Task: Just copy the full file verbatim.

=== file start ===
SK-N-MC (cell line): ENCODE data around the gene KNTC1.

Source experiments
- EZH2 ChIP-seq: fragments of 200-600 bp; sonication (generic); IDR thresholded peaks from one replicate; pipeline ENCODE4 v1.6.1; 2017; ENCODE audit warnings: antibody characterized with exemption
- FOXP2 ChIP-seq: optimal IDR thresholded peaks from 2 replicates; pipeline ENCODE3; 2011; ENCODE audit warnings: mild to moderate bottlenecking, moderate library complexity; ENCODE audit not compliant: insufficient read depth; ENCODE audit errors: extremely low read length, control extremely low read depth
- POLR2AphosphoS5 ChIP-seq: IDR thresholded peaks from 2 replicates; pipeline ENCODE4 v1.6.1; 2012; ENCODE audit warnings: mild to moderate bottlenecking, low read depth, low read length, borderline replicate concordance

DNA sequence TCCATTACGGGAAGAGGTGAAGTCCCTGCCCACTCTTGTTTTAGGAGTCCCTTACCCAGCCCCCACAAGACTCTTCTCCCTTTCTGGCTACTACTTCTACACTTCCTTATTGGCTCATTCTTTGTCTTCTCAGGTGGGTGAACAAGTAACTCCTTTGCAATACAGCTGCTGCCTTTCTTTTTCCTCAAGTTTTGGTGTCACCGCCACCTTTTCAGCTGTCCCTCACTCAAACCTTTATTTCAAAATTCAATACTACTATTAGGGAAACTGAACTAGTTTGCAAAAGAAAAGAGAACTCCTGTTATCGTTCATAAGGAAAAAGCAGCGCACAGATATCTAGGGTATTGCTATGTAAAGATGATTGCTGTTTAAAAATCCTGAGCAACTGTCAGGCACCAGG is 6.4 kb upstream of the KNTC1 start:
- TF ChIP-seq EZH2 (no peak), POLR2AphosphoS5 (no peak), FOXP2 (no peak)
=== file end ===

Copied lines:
SK-N-MC (cell line): ENCODE data around the gene KNTC1.

Source experiments
- EZH2 ChIP-seq: fragments of 200-600 bp; sonication (generic); IDR thresholded peaks from one replicate; pipeline ENCODE4 v1.6.1; 2017; ENCODE audit warnings: antibody characterized with exemption
- FOXP2 ChIP-seq: optimal IDR thresholded peaks from 2 replicates; pipeline ENCODE3; 2011; ENCODE audit warnings: mild to moderate bottlenecking, moderate library complexity; ENCODE audit not compliant: insufficient read depth; ENCODE audit errors: extremely low read length, control extremely low read depth
- POLR2AphosphoS5 ChIP-seq: IDR thresholded peaks from 2 replicates; pipeline ENCODE4 v1.6.1; 2012; ENCODE audit warnings: mild to moderate bottlenecking, low read depth, low read length, borderline replicate concordance

DNA sequence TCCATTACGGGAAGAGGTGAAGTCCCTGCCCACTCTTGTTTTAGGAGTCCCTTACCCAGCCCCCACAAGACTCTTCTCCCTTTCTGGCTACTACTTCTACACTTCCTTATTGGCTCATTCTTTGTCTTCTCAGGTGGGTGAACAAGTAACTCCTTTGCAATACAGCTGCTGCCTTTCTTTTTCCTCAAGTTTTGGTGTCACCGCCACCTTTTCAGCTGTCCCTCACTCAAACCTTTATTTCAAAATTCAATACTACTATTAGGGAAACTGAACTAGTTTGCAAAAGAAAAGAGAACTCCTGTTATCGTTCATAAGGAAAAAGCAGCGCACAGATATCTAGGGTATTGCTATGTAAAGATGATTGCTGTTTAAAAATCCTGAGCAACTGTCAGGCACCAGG is 6.4 kb upstream of the KNTC1 start:
- TF ChIP-seq EZH2 (no peak), POLR2AphosphoS5 (no peak), FOXP2 (no peak)